Colonial Discourse and the Suffering of Indian American Children Book Cover.webp

In this book, we analyze the psycho-social consequences faced by Indian American children after exposure to the school textbook discourse on Hinduism and ancient India. We demonstrate that there is an intimate connection—an almost exact correspondence—between James Mill’s colonial-racist discourse (Mill was the head of the British East India Company) and the current school textbook discourse. This racist discourse, camouflaged under the cover of political correctness, produces the same psychological impacts on Indian American children that racism typically causes: shame, inferiority, embarrassment, identity confusion, assimilation, and a phenomenon akin to racelessness, where children dissociate from the traditions and culture of their ancestors.

This book is the result of four years of rigorous research and academic peer-review, reflecting our ongoing commitment at Hindupedia to challenge the representation of Hindu Dharma within academia.


From Hindupedia, the Hindu Encyclopedia
(Redirected from Cinmudra)

By Swami Harshananda

Cinmudrā literally means ‘hand-pose indicating knowledge’.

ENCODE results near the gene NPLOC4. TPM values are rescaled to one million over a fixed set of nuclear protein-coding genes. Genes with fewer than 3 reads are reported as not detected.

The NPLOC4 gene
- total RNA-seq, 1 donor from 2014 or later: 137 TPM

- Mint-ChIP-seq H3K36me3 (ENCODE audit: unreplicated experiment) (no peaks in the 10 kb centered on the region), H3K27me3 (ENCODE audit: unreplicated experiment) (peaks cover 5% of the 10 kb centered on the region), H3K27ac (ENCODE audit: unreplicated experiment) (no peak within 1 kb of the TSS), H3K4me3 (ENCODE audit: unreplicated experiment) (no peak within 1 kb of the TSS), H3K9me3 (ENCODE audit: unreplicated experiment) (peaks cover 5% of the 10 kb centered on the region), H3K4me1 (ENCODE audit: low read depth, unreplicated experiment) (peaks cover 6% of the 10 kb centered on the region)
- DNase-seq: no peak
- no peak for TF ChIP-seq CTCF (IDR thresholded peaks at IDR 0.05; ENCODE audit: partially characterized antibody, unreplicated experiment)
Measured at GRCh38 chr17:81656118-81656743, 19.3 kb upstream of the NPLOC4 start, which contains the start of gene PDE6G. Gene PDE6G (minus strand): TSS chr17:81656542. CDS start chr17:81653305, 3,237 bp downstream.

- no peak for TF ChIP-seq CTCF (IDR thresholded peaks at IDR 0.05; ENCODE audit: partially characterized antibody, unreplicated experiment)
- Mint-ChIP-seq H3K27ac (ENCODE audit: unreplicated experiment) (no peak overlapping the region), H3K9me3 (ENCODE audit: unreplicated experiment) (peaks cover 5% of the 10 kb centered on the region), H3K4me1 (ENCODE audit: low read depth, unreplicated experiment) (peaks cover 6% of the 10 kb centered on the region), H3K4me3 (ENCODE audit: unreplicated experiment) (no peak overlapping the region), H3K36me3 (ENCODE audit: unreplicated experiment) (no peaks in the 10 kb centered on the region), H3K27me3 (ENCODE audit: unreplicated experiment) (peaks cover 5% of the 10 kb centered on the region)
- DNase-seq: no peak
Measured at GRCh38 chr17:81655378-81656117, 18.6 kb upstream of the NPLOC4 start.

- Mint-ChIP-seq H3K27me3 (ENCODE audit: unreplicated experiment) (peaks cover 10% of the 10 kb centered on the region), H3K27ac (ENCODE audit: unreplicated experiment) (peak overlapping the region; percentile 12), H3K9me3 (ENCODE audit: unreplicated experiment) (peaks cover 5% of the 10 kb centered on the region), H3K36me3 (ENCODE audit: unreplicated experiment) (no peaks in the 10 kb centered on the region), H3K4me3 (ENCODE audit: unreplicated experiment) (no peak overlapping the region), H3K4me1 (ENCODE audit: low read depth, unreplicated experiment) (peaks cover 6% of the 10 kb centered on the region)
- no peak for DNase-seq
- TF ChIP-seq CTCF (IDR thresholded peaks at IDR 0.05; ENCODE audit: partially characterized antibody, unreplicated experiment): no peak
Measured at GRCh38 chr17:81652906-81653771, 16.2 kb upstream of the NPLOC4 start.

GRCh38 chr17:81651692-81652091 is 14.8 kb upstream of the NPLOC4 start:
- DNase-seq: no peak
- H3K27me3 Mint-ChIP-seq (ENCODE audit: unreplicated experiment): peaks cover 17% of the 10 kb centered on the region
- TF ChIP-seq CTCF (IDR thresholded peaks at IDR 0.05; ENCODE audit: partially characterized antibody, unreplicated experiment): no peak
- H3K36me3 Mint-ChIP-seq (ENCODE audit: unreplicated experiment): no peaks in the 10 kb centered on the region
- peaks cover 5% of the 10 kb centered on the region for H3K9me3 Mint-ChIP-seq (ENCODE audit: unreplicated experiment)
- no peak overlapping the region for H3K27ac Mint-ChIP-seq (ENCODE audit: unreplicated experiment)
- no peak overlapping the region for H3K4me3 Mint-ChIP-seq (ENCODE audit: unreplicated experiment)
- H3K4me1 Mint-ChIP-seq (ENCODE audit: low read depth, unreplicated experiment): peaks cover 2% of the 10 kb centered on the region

Icons of deities, sages and saints sculptured as per the rules given in the standard works of iconography, usually have certain hand-poses called ‘hasta-mudrās’. These mudrās indicate certain specific ideas or sentiments. One such pose, the ‘cinmudrā,’ is sculptured on images in the posture of imparting knowledge. For instance the Dakṣiṇāmurti aspect of Śiva and Ādiśaṅkara has this cinmudrā in their postures. The presentation of cinmudrā is as follows:

  • In this pose the tips of the thumb and the forefinger, usually of the right hand, are joined to form a circle.
  • The other fingers are kept open and stretched.
  • The whole palm faces outwards.
  • This mudrā is also called ‘vyākhyāna or sandeśa’ mudrā.


  • The Concise Encyclopedia of Hinduism, Swami Harshananda, Ram Krishna Math, Bangalore